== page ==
Spam with malicious attachments rising

While the volume of spam messages is falling, the number of messages containing malicious attachments increased, meaning that spam is growing more dangerous even as it becomes less prevalent, according to a Bitdefender study.

The number of malicious attachments in January of this year rose four per cent from the same period of last year, even as the overall number of spam messages sent dropped by more than 16 per cent in the first quarter of 2012 from the last quarter of 2011, Bitdefender research shows. Of the 264.6 billion spam messages sent daily, 1.14 per cent carry attachments – about 300 million of which are malicious.

After increasing in January, the growth of malicious attachments levelled off amid an apparent pause in spam campaigns even though spam continued to fall overall. Attachments may come in the form of phishing forms that trick users into typing in credit card credentials for scammers to use whenever they want. Or they may pack malware such as Trojans, worms and viruses that can eventually cause trouble to innocent users.

As this type of attachment has become a growing concern around the web, Bitdefender wanted to see what exact pieces of malware end up in users’ inboxes. Here are top five most interesting and frequent malware samples attached to spam e-mails:

First discovered in 2008 – MyDoom – a mass mailing worm continues to be among the most persistent pieces of malware to pierce users’ inboxes. After the skillfully social engineered emails convince the user to open the attachment, the worm sends itself to all email addresses found on that system using a variety of senders, subject tags and body text samples.

MyDoom also drops a backdoor component on the system-host to grant a remote attacker full access to the user’s computer. It also updates a list of infected IP addresses on a remote server. This way, every compromised system is listed into a common database of infected computers accessible to the worm. MyDoom is known to be used in denial-of-service attacks against antivirus and software producing companies” sites.

The second most widely spread malicious attachment is a generic Javascript downloader that comes in the form of an obfuscated JS inside the HTML attachment. When the user opens the attached HTML file, the obfuscated Javascript executes itself and injects an iFrame in the same HTML page it resides in. This iFrame loads malicious contents from third-party servers, which results in system compromise.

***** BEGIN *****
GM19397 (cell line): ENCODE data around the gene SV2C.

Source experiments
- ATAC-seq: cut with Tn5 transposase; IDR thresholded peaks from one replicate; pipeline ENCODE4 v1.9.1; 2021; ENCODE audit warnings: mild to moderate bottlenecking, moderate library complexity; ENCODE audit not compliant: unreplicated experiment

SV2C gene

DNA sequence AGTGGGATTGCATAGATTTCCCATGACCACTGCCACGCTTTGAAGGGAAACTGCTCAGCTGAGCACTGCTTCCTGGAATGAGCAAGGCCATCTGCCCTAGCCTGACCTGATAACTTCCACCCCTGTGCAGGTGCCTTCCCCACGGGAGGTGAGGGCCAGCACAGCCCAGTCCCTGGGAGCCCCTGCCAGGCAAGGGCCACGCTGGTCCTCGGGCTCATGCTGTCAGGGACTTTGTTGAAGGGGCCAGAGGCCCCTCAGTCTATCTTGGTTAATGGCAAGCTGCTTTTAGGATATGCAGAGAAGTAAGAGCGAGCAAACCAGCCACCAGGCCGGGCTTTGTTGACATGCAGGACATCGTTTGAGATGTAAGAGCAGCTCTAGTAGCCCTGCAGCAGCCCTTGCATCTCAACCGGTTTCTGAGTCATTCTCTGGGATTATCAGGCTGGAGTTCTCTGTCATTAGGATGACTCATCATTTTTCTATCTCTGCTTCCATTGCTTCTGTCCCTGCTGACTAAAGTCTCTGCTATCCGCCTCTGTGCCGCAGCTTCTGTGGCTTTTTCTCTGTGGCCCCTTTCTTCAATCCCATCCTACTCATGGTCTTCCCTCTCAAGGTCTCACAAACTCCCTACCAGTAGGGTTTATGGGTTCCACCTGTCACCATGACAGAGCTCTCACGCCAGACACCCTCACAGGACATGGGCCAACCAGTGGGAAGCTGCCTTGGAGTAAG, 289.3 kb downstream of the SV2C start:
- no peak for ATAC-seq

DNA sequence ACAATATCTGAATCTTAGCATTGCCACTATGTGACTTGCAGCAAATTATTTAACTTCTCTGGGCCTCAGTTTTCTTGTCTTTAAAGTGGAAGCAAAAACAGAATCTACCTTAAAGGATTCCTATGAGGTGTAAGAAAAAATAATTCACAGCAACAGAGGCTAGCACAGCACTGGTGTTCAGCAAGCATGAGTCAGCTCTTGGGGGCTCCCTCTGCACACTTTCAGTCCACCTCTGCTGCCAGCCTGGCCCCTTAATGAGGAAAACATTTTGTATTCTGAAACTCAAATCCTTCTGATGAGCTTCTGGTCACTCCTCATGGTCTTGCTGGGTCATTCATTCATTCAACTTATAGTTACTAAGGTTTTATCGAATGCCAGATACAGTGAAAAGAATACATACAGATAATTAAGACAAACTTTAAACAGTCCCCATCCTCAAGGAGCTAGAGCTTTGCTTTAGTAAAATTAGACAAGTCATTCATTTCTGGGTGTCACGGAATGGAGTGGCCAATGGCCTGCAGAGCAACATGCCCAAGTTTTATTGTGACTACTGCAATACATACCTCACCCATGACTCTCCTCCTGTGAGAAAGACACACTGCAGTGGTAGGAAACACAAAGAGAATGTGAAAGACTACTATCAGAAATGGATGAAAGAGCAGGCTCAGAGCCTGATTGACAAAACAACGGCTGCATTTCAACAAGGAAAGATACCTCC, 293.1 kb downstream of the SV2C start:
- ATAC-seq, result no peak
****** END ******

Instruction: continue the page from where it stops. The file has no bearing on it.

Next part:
Ranking third is Netsky – a mass mailer like MyDoom that, apart from sending itself to all email addresses found on the compromised system, also spreads via FTP, P2P or shared files. The crafty subject tags range from accusations and error messages to love declarations or money transactions, and include celebrity names to make them more appealing to the victim. If the user opens the attachment, the worm displays a message (made to look as though coming from the locally installed AV solution) saying that no virus is found on the system.

Another peculiarity is that Netsky never sends itself to email addresses containing words related to security and antivirus industry.

In fourth place is Mytob – a worm known to prevent users from connecting to a multitude of security solutions vendors’ sites while opening a backdoor to allow access to ill-intentioned remote intruders. This way the system is open to any sort of malicious exploitation.

The Bagle worm comes in fifth, as a mass mailer gathering addresses and sending itself to all email addresses it stumbles upon on the compromised system. It also downloads further addresses from an embedded list of online locations. To pass undetected it terminates processes mostly related to locally installed anti-virus solutions. It then downloads and executes files from numerous dubious websites.

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